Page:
efforts to obtain from those governments, or any one of them, the establishment of a monarchy derived from one of the dynastic houses of those powers." This step precipitated his ruin; driven out of the country, he was tried once more for high treason, and, being absent, was sentenced to confiscation of all his landed property. Eight years of exile seemed to kill the patriotism once his glory, and in February, 1864, landing in Vera Cruz, he wrote to the Imperial Under Secretary of War stating that he returned to Mexico "to co-operate in the consolidation of the government created by the Intervention." But the Imperialist party declined his offers and refused to permit him to remain in the country. Retiring then to the United States he kept badgering President Juarez with entreaties to be allowed to help defend his native land against the invaders. His country could ill afford, however, to accept such help, as was quite plainly expressed by Señor Lerdo de Tejada, the Mexican Minister of Foreign Affairs. In the closing part of a despatch from this gentleman to Mr. Romero, after touching upon the General's many vacillations, he used the following language:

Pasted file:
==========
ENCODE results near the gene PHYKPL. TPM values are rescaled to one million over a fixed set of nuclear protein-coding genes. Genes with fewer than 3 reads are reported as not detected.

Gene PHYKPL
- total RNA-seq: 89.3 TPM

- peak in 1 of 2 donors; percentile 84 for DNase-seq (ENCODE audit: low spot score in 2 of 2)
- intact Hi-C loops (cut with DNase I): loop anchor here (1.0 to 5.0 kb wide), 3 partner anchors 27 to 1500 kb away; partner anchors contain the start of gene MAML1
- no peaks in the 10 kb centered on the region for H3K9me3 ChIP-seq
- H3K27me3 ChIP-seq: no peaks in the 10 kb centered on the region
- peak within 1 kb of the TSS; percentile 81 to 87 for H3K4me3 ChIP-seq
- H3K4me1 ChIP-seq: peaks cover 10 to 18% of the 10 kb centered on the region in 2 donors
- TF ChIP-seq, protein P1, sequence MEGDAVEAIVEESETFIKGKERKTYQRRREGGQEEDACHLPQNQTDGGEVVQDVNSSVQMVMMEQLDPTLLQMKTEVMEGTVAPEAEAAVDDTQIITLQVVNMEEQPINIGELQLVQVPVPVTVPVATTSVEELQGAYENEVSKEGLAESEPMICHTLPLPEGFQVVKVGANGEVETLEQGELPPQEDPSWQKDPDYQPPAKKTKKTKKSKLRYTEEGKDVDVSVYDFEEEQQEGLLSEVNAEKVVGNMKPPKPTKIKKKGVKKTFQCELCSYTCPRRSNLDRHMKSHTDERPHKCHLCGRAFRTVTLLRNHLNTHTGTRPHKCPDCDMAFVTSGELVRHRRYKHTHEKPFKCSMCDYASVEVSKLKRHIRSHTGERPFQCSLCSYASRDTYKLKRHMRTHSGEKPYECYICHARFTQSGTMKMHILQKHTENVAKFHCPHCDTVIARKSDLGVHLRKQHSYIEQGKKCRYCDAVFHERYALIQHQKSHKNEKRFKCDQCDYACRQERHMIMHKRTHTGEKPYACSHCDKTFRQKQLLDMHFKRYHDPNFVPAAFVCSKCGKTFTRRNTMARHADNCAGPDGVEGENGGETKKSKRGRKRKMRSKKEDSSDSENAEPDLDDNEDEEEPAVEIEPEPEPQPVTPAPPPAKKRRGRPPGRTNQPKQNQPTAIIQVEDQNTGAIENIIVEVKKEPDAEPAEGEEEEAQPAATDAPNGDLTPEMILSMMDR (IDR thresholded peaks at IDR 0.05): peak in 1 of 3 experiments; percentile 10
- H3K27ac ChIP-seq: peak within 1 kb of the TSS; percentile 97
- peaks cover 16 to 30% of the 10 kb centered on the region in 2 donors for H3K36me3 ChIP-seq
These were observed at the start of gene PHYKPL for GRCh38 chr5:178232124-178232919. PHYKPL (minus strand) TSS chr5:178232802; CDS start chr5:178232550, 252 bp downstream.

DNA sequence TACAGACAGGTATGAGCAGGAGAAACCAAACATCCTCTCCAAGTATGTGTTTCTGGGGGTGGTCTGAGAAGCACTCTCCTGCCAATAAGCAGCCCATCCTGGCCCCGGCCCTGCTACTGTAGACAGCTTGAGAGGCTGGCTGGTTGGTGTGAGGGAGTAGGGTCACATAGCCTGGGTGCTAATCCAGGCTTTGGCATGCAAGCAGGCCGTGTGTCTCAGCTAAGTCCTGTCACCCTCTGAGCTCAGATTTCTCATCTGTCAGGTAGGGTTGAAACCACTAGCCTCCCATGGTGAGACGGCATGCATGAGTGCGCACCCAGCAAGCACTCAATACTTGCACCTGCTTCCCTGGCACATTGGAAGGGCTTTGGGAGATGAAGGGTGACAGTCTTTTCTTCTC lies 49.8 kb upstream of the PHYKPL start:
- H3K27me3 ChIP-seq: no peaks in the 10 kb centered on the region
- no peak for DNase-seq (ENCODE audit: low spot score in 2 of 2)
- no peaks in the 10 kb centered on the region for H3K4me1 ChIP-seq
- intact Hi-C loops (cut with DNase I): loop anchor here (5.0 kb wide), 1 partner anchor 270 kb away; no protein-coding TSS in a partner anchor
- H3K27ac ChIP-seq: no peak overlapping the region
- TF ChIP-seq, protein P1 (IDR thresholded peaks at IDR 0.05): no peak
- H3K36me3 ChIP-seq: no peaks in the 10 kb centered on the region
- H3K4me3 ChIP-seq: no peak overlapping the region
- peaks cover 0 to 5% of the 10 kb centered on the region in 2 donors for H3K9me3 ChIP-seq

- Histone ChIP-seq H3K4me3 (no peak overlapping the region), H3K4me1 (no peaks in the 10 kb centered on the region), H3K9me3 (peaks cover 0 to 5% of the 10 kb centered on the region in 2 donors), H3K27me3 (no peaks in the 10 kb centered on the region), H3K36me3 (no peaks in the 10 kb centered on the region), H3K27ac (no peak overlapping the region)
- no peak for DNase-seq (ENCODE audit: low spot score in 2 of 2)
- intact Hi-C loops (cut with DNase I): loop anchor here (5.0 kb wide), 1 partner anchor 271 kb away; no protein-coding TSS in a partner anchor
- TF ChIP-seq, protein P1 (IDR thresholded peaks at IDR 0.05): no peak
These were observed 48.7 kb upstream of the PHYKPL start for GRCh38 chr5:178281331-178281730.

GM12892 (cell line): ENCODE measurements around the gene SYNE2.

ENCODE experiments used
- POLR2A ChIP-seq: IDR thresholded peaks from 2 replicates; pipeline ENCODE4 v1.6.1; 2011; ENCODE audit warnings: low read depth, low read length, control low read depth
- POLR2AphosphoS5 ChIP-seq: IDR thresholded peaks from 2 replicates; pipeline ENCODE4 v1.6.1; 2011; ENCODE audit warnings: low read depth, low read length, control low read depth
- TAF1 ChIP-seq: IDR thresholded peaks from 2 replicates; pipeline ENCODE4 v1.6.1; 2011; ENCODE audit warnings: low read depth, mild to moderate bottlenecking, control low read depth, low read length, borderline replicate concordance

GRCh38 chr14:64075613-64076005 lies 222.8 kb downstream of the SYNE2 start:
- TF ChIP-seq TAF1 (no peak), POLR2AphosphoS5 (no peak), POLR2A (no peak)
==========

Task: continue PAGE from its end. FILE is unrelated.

"Although the government might wish to place in him [Santa Ana] some confidence, it does not believe it possible that it would also be felt by the defenders of the national cause.
"In order not to believe in his new protests of